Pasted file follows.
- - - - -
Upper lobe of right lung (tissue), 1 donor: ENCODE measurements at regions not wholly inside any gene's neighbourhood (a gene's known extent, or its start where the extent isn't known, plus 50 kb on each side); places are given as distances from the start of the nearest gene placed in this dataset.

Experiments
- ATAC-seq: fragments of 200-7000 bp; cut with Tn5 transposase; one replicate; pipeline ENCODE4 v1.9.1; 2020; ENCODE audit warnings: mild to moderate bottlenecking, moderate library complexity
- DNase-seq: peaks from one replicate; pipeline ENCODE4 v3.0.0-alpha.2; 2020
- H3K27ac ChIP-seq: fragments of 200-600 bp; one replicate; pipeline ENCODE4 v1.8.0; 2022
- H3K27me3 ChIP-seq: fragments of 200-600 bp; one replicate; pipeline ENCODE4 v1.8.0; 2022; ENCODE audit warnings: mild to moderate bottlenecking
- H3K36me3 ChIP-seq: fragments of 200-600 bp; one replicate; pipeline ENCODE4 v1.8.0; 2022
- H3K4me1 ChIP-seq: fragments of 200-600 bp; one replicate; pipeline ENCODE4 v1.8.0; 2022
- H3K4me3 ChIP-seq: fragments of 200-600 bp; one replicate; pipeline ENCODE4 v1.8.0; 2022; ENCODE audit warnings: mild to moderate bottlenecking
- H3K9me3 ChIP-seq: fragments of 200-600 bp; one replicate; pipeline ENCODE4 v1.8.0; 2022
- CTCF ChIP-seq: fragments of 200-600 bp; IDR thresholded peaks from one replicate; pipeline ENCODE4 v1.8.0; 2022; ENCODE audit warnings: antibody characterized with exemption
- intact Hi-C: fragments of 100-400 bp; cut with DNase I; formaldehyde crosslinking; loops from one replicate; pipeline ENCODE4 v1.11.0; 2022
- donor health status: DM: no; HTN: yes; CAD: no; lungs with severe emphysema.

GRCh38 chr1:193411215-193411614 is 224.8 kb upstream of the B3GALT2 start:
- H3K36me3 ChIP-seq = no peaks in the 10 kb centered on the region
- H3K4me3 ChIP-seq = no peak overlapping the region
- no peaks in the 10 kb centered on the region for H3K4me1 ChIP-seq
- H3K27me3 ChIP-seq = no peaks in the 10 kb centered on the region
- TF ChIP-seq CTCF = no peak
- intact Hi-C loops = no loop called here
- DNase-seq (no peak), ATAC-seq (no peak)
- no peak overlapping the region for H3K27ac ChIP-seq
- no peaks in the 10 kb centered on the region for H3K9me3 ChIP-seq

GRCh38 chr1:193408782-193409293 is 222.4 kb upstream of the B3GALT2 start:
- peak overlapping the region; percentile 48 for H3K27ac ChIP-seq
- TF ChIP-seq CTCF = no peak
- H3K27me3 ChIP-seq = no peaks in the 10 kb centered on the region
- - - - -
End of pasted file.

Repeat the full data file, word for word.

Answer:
Upper lobe of right lung (tissue), 1 donor: ENCODE measurements at regions not wholly inside any gene's neighbourhood (a gene's known extent, or its start where the extent isn't known, plus 50 kb on each side); places are given as distances from the start of the nearest gene placed in this dataset.

Experiments
- ATAC-seq: fragments of 200-7000 bp; cut with Tn5 transposase; one replicate; pipeline ENCODE4 v1.9.1; 2020; ENCODE audit warnings: mild to moderate bottlenecking, moderate library complexity
- DNase-seq: peaks from one replicate; pipeline ENCODE4 v3.0.0-alpha.2; 2020
- H3K27ac ChIP-seq: fragments of 200-600 bp; one replicate; pipeline ENCODE4 v1.8.0; 2022
- H3K27me3 ChIP-seq: fragments of 200-600 bp; one replicate; pipeline ENCODE4 v1.8.0; 2022; ENCODE audit warnings: mild to moderate bottlenecking
- H3K36me3 ChIP-seq: fragments of 200-600 bp; one replicate; pipeline ENCODE4 v1.8.0; 2022
- H3K4me1 ChIP-seq: fragments of 200-600 bp; one replicate; pipeline ENCODE4 v1.8.0; 2022
- H3K4me3 ChIP-seq: fragments of 200-600 bp; one replicate; pipeline ENCODE4 v1.8.0; 2022; ENCODE audit warnings: mild to moderate bottlenecking
- H3K9me3 ChIP-seq: fragments of 200-600 bp; one replicate; pipeline ENCODE4 v1.8.0; 2022
- CTCF ChIP-seq: fragments of 200-600 bp; IDR thresholded peaks from one replicate; pipeline ENCODE4 v1.8.0; 2022; ENCODE audit warnings: antibody characterized with exemption
- intact Hi-C: fragments of 100-400 bp; cut with DNase I; formaldehyde crosslinking; loops from one replicate; pipeline ENCODE4 v1.11.0; 2022
- donor health status: DM: no; HTN: yes; CAD: no; lungs with severe emphysema.

GRCh38 chr1:193411215-193411614 is 224.8 kb upstream of the B3GALT2 start:
- H3K36me3 ChIP-seq = no peaks in the 10 kb centered on the region
- H3K4me3 ChIP-seq = no peak overlapping the region
- no peaks in the 10 kb centered on the region for H3K4me1 ChIP-seq
- H3K27me3 ChIP-seq = no peaks in the 10 kb centered on the region
- TF ChIP-seq CTCF = no peak
- intact Hi-C loops = no loop called here
- DNase-seq (no peak), ATAC-seq (no peak)
- no peak overlapping the region for H3K27ac ChIP-seq
- no peaks in the 10 kb centered on the region for H3K9me3 ChIP-seq

GRCh38 chr1:193408782-193409293 is 222.4 kb upstream of the B3GALT2 start:
- peak overlapping the region; percentile 48 for H3K27ac ChIP-seq
- TF ChIP-seq CTCF = no peak
- H3K27me3 ChIP-seq = no peaks in the 10 kb centered on the region